Tuesday, October 16, 2012


During an NGO sector meeting during Mid-Service Training (MST), we spent some time discussing integration. Each of us went around and discussed how integrated into our communities we felt. Most said they were "integrated"and stated that people knew who they were and said hello to them as they passed them in their villages. Our Program Manager then posed to the group that "integration" is a two-way street and asked how well we knew our neighbors. The group was mostly silent after she said that. Although I feel that I have always been open and genuinely cared to know the people in my community, I took this to heart. I internalized it and I made the conscious decision to really get to know the people that I work with and that I see around my community.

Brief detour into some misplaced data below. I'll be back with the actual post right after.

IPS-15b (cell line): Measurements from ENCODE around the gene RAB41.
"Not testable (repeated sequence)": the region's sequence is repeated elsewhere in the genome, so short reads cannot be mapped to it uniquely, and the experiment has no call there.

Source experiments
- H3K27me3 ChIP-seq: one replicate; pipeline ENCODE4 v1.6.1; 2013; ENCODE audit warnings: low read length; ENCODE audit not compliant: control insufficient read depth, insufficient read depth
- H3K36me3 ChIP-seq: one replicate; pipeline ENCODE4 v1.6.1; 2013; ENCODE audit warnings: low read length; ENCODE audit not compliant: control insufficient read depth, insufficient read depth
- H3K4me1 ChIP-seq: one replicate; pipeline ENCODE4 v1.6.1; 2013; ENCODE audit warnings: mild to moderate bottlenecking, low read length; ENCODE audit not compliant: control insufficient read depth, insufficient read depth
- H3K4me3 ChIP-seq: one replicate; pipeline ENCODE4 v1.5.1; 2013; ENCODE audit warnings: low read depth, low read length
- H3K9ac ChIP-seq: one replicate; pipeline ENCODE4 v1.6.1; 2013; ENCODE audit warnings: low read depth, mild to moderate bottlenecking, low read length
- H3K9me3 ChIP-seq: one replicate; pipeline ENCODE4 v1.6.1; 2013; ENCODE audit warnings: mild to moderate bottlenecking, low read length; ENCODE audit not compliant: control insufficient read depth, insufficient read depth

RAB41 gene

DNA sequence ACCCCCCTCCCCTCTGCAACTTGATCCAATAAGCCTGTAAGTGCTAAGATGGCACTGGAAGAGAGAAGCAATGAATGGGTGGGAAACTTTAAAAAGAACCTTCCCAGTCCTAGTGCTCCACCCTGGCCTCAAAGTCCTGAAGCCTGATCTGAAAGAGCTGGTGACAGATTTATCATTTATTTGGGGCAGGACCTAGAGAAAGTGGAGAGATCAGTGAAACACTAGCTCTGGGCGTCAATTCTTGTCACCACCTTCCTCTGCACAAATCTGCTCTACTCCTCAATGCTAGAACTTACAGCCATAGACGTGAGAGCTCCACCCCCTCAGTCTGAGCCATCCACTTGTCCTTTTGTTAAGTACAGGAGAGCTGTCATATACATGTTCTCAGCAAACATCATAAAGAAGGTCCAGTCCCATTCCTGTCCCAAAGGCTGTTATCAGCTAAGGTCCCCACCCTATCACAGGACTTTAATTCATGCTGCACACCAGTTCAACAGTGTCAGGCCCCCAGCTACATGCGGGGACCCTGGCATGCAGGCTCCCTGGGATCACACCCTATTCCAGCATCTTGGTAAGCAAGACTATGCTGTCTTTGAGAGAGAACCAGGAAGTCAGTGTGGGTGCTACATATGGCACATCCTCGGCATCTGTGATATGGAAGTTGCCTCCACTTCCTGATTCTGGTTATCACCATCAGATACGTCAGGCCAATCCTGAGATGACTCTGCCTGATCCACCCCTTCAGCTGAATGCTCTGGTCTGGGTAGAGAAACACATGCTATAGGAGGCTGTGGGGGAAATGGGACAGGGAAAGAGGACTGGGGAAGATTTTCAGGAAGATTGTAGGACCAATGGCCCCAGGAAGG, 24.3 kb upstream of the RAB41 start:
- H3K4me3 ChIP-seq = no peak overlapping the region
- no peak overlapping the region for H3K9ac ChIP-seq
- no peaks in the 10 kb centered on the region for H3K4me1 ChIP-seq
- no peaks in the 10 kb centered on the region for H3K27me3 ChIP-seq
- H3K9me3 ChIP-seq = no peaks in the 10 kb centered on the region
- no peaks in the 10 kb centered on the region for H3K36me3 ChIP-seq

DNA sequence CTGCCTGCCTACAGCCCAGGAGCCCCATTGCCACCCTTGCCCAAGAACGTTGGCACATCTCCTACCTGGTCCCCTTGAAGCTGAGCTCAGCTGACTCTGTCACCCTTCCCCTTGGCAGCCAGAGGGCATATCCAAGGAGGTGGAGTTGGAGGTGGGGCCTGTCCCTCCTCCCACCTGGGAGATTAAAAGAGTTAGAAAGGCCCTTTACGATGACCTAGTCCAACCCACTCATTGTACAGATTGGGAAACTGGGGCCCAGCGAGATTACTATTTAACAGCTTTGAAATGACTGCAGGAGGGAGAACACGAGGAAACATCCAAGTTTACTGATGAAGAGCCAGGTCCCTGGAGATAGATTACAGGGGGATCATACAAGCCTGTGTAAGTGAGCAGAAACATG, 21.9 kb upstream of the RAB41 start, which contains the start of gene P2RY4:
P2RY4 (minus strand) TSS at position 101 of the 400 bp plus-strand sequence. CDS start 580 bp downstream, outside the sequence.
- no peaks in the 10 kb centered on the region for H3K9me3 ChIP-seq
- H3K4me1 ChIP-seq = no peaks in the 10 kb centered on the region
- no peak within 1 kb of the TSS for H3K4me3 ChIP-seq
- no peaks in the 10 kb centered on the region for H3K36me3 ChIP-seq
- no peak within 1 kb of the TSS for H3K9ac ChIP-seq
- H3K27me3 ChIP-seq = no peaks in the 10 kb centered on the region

Since I made that vow with myself, I feel increasingly more integrated. I truly and deeply know the people that I interact with and have a newfound respect and empathy for them. I know about their home lives - the good and the bad - and their children's and grandchildren's lives. In many instances now, I have been asked to accompany them to medical appointments and have been invited on close family outings and really feel like a part of their families (not just in word but in action and deed). My relationships with the people in my community have taken a big leap forward just by my asking questions and then sitting quietly and listening to them tell their stories. Our relationships are built on much more and are no longer "surface". Yes, I think that part of this is because I had already built a trust in the months before, but I can feel a real sense of togetherness with my community now. We genuinely know each other and are a part of each other's lives. It's reciprocal and truly meaningful. I will be forever grateful to my Program Manager for challenging us to take our integration one step further.

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